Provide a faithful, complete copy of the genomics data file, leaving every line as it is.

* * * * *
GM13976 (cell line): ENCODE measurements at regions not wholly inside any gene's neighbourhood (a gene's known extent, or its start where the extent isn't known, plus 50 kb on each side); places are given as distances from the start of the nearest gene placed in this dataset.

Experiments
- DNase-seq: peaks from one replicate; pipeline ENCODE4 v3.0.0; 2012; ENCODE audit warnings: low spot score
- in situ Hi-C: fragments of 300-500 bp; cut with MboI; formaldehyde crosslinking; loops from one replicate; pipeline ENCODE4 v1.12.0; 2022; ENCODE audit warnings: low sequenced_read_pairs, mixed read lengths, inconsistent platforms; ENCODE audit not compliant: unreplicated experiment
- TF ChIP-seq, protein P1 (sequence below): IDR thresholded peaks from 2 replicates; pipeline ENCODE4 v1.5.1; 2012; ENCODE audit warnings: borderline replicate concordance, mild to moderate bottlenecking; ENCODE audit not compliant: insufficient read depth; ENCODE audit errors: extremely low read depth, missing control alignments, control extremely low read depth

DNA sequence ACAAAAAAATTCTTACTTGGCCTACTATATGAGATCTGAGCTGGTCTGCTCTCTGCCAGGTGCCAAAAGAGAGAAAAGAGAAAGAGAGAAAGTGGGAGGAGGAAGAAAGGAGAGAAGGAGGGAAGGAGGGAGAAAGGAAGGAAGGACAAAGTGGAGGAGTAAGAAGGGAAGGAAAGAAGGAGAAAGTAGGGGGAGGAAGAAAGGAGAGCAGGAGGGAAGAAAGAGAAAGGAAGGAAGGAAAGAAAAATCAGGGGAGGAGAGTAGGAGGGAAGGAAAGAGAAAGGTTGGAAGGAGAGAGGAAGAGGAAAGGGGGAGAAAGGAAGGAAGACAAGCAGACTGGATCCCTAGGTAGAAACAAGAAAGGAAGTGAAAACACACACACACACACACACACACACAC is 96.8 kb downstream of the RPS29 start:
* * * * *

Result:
GM13976 (cell line): ENCODE measurements at regions not wholly inside any gene's neighbourhood (a gene's known extent, or its start where the extent isn't known, plus 50 kb on each side); places are given as distances from the start of the nearest gene placed in this dataset.

Experiments
- DNase-seq: peaks from one replicate; pipeline ENCODE4 v3.0.0; 2012; ENCODE audit warnings: low spot score
- in situ Hi-C: fragments of 300-500 bp; cut with MboI; formaldehyde crosslinking; loops from one replicate; pipeline ENCODE4 v1.12.0; 2022; ENCODE audit warnings: low sequenced_read_pairs, mixed read lengths, inconsistent platforms; ENCODE audit not compliant: unreplicated experiment
- TF ChIP-seq, protein P1 (sequence below): IDR thresholded peaks from 2 replicates; pipeline ENCODE4 v1.5.1; 2012; ENCODE audit warnings: borderline replicate concordance, mild to moderate bottlenecking; ENCODE audit not compliant: insufficient read depth; ENCODE audit errors: extremely low read depth, missing control alignments, control extremely low read depth

DNA sequence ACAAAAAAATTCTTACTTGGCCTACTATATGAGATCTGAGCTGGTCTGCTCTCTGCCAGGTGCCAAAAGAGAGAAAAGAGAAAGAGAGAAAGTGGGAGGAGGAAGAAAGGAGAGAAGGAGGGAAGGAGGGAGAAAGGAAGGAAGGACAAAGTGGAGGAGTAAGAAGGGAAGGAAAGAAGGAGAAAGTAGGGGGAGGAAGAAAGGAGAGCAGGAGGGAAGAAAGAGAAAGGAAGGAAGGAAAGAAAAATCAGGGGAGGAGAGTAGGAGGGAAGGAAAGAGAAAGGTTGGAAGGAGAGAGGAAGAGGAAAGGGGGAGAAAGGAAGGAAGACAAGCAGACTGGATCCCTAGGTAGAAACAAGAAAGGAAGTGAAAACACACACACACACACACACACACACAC is 96.8 kb downstream of the RPS29 start: